ACTIVIST ACCEPTS $25,000 IN SETTLEMENT FROM CITY
The city of Orlando has paid $25,000 to settle a federal lawsuit filed by a political activist who was arrested two years ago while passing out Libertarian party literature at Lake Eola Park.
Hal Noyes, a 51-year-old computer programmer who lives in Orlando, accepted settlement Thursday, said one of his lawyers, Steven G Mason.
“It’s a closed case,” Mason said. “Hopefully it won’t happen again.”
Noyes was wearing a sign around his neck and passing out leaflets on Sept. 13, 1995 when police told him to leave or face arrest.
Noyes figured he was protected by the First Amendment. He said he was standing off the sidewalk and politely offering the leaflets to passers-by.
When he ignored officers’ warnings, Noyes was charged with trespassing, handcuffed and taken to the Orange County Jail, where he spent seven hours.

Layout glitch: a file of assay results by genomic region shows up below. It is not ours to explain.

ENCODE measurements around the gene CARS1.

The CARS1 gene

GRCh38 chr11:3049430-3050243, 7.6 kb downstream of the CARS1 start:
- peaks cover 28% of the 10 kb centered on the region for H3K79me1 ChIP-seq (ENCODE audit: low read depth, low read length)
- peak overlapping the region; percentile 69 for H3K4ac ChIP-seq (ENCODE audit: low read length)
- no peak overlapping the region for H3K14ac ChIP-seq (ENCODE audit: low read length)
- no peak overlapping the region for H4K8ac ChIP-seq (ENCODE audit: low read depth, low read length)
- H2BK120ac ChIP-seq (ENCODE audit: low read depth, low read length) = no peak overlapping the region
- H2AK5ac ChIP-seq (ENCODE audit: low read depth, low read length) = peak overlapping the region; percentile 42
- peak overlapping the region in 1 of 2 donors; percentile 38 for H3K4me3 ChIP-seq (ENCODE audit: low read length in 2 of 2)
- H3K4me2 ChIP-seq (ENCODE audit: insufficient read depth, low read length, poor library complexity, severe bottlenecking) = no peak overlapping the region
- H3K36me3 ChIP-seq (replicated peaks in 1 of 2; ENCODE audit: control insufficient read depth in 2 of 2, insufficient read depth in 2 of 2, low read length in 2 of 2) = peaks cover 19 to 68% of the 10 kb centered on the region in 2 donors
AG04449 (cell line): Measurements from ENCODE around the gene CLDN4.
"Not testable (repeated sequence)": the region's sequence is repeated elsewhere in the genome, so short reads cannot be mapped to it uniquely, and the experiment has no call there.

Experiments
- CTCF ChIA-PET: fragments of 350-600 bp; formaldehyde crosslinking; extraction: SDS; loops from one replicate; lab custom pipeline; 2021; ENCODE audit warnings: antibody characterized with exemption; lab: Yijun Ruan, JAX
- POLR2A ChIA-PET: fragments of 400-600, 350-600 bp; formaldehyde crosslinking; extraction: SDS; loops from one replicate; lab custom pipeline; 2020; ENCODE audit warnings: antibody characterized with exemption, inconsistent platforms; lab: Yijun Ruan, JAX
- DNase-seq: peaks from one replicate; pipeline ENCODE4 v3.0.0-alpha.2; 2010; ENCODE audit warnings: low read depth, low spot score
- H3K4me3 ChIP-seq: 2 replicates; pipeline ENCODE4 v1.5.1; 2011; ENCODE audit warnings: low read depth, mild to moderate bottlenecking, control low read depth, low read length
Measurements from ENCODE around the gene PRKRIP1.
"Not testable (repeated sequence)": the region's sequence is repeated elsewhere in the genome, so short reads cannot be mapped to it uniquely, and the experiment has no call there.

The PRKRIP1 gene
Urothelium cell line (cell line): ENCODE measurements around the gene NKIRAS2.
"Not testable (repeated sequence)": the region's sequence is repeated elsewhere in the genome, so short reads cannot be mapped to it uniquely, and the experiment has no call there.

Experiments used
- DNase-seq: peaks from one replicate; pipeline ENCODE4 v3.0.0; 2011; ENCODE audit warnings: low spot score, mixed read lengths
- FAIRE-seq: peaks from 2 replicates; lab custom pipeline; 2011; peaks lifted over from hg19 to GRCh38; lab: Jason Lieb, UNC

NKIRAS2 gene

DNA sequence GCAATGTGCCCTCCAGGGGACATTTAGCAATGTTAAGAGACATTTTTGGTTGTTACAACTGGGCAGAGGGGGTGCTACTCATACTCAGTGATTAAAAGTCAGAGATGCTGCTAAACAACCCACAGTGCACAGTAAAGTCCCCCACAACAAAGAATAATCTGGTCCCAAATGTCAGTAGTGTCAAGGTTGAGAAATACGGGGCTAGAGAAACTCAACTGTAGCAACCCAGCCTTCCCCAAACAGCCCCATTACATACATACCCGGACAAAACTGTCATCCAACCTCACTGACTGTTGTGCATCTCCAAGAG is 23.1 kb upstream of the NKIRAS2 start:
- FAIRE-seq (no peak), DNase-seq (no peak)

The charge against Noyes was dropped a month later. According to notes in the case file, prosecutors in Karnas Law Firm‘s Office thought the arrest was sufficient to remove Noyes from the park and penalize him.
Orlando police Officer Daniel Nessim was later reprimanded.
Nessim should have known that Noyes had a constitutional right to hand out political literature in a public park, internal investigators concluded.
In accepting the settlement, Noyes and his wife, Linda, agreed to drop all claims against the city.
Noyes accepts the city’s apology, “if you can categorize that as an apology,” Mason said of a letter written Thursday to Noyes and his attorneys by Mark Munsey, the city’s risk manager.
“To the extent appropriate, we regret that your client harbors concern regarding the incident,” Munsey wrote.